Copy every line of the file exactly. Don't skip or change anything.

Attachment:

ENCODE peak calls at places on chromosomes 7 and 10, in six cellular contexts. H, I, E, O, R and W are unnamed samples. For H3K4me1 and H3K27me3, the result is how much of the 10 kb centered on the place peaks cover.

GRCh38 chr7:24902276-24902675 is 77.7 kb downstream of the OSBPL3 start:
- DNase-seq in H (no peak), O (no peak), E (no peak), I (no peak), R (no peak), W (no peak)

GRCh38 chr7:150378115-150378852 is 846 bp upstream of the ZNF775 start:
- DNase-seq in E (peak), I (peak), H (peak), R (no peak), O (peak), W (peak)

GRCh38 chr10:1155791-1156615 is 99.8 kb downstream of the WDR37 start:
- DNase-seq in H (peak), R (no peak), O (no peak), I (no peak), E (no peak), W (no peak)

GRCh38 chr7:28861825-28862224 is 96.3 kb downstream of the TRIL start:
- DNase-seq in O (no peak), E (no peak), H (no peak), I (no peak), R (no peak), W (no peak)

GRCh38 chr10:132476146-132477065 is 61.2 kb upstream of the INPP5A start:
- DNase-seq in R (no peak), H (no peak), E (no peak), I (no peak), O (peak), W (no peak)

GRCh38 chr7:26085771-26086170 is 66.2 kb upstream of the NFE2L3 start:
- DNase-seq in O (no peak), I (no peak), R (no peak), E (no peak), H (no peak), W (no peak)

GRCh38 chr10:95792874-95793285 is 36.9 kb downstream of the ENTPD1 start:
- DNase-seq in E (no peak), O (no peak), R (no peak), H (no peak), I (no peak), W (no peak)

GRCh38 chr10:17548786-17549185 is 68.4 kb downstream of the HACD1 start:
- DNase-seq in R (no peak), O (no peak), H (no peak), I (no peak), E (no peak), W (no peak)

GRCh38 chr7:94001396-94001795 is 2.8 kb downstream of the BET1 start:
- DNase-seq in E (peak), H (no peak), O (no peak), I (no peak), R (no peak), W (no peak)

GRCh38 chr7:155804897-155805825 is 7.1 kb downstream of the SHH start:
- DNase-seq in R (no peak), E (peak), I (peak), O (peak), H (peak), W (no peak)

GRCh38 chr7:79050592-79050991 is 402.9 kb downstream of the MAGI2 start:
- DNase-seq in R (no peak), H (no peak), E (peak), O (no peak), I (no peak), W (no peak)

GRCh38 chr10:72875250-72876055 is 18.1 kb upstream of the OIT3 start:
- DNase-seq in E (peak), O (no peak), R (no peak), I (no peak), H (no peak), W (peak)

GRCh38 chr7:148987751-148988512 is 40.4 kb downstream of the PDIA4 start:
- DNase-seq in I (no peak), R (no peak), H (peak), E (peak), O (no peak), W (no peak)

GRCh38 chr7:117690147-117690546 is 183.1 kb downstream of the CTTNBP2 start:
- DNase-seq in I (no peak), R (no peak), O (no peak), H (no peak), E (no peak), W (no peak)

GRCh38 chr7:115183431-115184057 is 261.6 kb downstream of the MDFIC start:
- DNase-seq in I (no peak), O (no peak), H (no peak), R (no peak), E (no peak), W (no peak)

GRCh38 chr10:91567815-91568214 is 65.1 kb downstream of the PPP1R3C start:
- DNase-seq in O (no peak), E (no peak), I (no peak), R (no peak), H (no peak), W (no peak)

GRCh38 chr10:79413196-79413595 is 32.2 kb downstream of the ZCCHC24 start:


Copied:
ENCODE peak calls at places on chromosomes 7 and 10, in six cellular contexts. H, I, E, O, R and W are unnamed samples. For H3K4me1 and H3K27me3, the result is how much of the 10 kb centered on the place peaks cover.

GRCh38 chr7:24902276-24902675 is 77.7 kb downstream of the OSBPL3 start:
- DNase-seq in H (no peak), O (no peak), E (no peak), I (no peak), R (no peak), W (no peak)

GRCh38 chr7:150378115-150378852 is 846 bp upstream of the ZNF775 start:
- DNase-seq in E (peak), I (peak), H (peak), R (no peak), O (peak), W (peak)

GRCh38 chr10:1155791-1156615 is 99.8 kb downstream of the WDR37 start:
- DNase-seq in H (peak), R (no peak), O (no peak), I (no peak), E (no peak), W (no peak)

GRCh38 chr7:28861825-28862224 is 96.3 kb downstream of the TRIL start:
- DNase-seq in O (no peak), E (no peak), H (no peak), I (no peak), R (no peak), W (no peak)

GRCh38 chr10:132476146-132477065 is 61.2 kb upstream of the INPP5A start:
- DNase-seq in R (no peak), H (no peak), E (no peak), I (no peak), O (peak), W (no peak)

GRCh38 chr7:26085771-26086170 is 66.2 kb upstream of the NFE2L3 start:
- DNase-seq in O (no peak), I (no peak), R (no peak), E (no peak), H (no peak), W (no peak)

GRCh38 chr10:95792874-95793285 is 36.9 kb downstream of the ENTPD1 start:
- DNase-seq in E (no peak), O (no peak), R (no peak), H (no peak), I (no peak), W (no peak)

GRCh38 chr10:17548786-17549185 is 68.4 kb downstream of the HACD1 start:
- DNase-seq in R (no peak), O (no peak), H (no peak), I (no peak), E (no peak), W (no peak)

GRCh38 chr7:94001396-94001795 is 2.8 kb downstream of the BET1 start:
- DNase-seq in E (peak), H (no peak), O (no peak), I (no peak), R (no peak), W (no peak)

GRCh38 chr7:155804897-155805825 is 7.1 kb downstream of the SHH start:
- DNase-seq in R (no peak), E (peak), I (peak), O (peak), H (peak), W (no peak)

GRCh38 chr7:79050592-79050991 is 402.9 kb downstream of the MAGI2 start:
- DNase-seq in R (no peak), H (no peak), E (peak), O (no peak), I (no peak), W (no peak)

GRCh38 chr10:72875250-72876055 is 18.1 kb upstream of the OIT3 start:
- DNase-seq in E (peak), O (no peak), R (no peak), I (no peak), H (no peak), W (peak)

GRCh38 chr7:148987751-148988512 is 40.4 kb downstream of the PDIA4 start:
- DNase-seq in I (no peak), R (no peak), H (peak), E (peak), O (no peak), W (no peak)

GRCh38 chr7:117690147-117690546 is 183.1 kb downstream of the CTTNBP2 start:
- DNase-seq in I (no peak), R (no peak), O (no peak), H (no peak), E (no peak), W (no peak)

GRCh38 chr7:115183431-115184057 is 261.6 kb downstream of the MDFIC start:
- DNase-seq in I (no peak), O (no peak), H (no peak), R (no peak), E (no peak), W (no peak)

GRCh38 chr10:91567815-91568214 is 65.1 kb downstream of the PPP1R3C start:
- DNase-seq in O (no peak), E (no peak), I (no peak), R (no peak), H (no peak), W (no peak)

GRCh38 chr10:79413196-79413595 is 32.2 kb downstream of the ZCCHC24 start: